Active perception

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Active perception is the selecting of behaviors to increase information from the flow of data those behaviors produce in a particular environment. In other words, to understand the world, we move around and explore it—sampling the world through our senses to construct an understanding (perception) of the environment on the basis of that behavior (action).[1] Within the construct of active perception, interpretation of sensory data is inherently inseparable from the behaviors required to capture that data. Action and perception are tightly coupled. This has been developed most comprehensively with respect to vision (active vision) where an agent (animal, robot, human, camera mount) changes position to improve the view of a specific object, or where an agent uses movement to perceive the environment (e.g., a robot avoiding obstacles).

By a more formal definition, active perception is:

"...a study of Modeling and Control strategies for perception. By modeling we mean models of sensors, processing modules and their interaction. We distinguish local models from global models by their extent of application in space and time. The local models represent procedures and parameters such as optical distortions of the lens, focal lens, spatial resolution, band-pass filter, etc. The global models on the other hand characterize the overall performance and make predictions on how the individual modules interact. The control strategies are formulated as a search of such sequence of steps that would minimize a loss function while one is seeking the most information. Examples are shown as the existence proof of the proposed theory on obtaining range from focus and sterolvergence on 2-0 segmentation of an image and 3-0 shape parametrization".[2]

The theory of optical flow derives from concepts of active perception, and while optical flow is now typically considered a vector representation of motion captured by a vision sensor (camera), it was originally described in terms of active perception. The behavior of the agent (animal, robot, human) in the world generates a flow of data over the visual sensor (camera, eye), which is sampled by the sensor and interpreted into a percept of the environment by the agent, through some computation. On the basis of this percept the agent selects another behavior that generates more data flow. Thus optical flow is the data flow carried by light from the environment to the vision sensor as a result of movement in the environment.[3]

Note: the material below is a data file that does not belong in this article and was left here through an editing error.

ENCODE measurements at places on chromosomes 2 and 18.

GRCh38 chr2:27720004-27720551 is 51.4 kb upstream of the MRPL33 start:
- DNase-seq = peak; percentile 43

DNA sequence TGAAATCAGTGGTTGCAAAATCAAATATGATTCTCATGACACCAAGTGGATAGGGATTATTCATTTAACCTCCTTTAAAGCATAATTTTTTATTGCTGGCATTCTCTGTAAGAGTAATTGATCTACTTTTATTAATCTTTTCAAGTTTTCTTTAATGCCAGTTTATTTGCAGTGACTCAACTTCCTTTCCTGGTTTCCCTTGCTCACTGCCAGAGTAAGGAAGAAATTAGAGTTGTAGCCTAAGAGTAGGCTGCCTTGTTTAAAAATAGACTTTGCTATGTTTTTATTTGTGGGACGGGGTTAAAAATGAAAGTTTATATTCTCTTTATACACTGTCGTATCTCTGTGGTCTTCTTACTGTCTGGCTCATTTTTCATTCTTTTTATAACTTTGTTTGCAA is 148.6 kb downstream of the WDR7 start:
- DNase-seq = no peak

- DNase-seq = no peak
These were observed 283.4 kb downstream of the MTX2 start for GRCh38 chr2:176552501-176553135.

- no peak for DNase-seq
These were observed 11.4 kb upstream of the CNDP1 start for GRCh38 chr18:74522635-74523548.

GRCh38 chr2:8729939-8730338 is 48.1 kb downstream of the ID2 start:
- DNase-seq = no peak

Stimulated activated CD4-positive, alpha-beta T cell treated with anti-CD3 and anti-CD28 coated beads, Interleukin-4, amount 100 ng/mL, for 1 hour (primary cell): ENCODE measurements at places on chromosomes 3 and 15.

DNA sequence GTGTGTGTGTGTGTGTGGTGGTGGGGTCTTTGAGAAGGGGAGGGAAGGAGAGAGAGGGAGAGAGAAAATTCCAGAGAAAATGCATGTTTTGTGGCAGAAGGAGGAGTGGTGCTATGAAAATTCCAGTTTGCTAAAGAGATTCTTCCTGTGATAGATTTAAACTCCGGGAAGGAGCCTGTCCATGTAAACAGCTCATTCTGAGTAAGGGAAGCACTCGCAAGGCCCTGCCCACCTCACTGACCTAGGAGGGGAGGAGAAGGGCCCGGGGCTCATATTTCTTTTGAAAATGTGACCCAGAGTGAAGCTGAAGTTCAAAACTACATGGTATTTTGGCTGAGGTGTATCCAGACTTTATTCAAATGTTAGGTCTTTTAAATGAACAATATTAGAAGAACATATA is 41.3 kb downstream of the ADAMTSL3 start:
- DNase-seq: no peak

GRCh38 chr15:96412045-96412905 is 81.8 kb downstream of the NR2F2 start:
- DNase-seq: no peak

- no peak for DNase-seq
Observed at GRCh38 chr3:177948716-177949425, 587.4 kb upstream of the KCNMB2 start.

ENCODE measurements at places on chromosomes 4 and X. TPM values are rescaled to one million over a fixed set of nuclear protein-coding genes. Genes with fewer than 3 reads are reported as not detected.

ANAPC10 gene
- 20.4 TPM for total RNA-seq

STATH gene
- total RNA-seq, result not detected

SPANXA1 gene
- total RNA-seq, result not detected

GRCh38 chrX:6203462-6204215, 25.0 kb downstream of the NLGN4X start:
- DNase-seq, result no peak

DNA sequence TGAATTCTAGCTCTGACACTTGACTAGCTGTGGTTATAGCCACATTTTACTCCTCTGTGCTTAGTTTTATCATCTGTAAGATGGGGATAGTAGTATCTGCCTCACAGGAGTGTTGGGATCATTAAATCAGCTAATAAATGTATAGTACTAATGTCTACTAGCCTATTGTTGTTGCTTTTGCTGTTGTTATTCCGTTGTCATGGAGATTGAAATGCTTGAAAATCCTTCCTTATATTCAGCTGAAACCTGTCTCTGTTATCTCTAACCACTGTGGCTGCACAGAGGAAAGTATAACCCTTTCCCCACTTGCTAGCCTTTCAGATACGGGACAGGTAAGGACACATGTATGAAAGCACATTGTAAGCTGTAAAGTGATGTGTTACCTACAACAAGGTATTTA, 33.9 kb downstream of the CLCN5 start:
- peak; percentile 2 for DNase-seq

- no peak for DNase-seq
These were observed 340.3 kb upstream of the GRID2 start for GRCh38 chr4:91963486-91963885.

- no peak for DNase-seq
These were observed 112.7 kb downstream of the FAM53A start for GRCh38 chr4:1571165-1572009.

A related but narrower definition of active perception represents perception and action within the brain as the same thing. It states that when a person sees an action, it internally translates into, and is understood within the context of, a possible action. This supports the capability in people and animals of learning what to do based on what they see others doing.[4]

Ecological Psychology[edit]

Active perception is part of the broader field of ecological psychology. Ecological psychology (and theories of ecological perception) was formulated by gestalt psychologists in the 1930s,[5] and refined by Gibson through the 1950s to 1970s.[6] The theory has held strong, although for the approximately 80 years that it has been around, it has always been considered a niche area of psychology.

Applications of active perception[edit]

There is a wide range of work on the application of active perception to robotics, including ground vehicles, underwater vehicles, and air vehicles.[7] As one would expect, when optical flow is included in the definition of active perception then the volume of related work significantly increases.

See also[edit]


  1. ^ Gibson, J. J. (1966). The senses considered as perceptual systems. Oxford England: Houghton Mifflin. ISBN 978-0313239618.
  2. ^ Bajcsy, Ruzena (August 1988). "Active Perception" (PDF). Proceedings of the IEEE. 76, 8: 996–1005. doi:10.1109/5.5968.
  3. ^ Gibson, J. J. (1950). The Perception of the Visual World. Oxford England: Houghton Mifflin. ISBN 978-1114828087.
  4. ^ (Bargh & Dijksterhuis, 2001, p. 3)
  5. ^ Koffka, 1936
  6. ^ Gibson, 1979, The Ecological Theory of Perception, Haughton and Mifflin, Boston
  7. ^ "Google search for "Active Perception in Robotics"".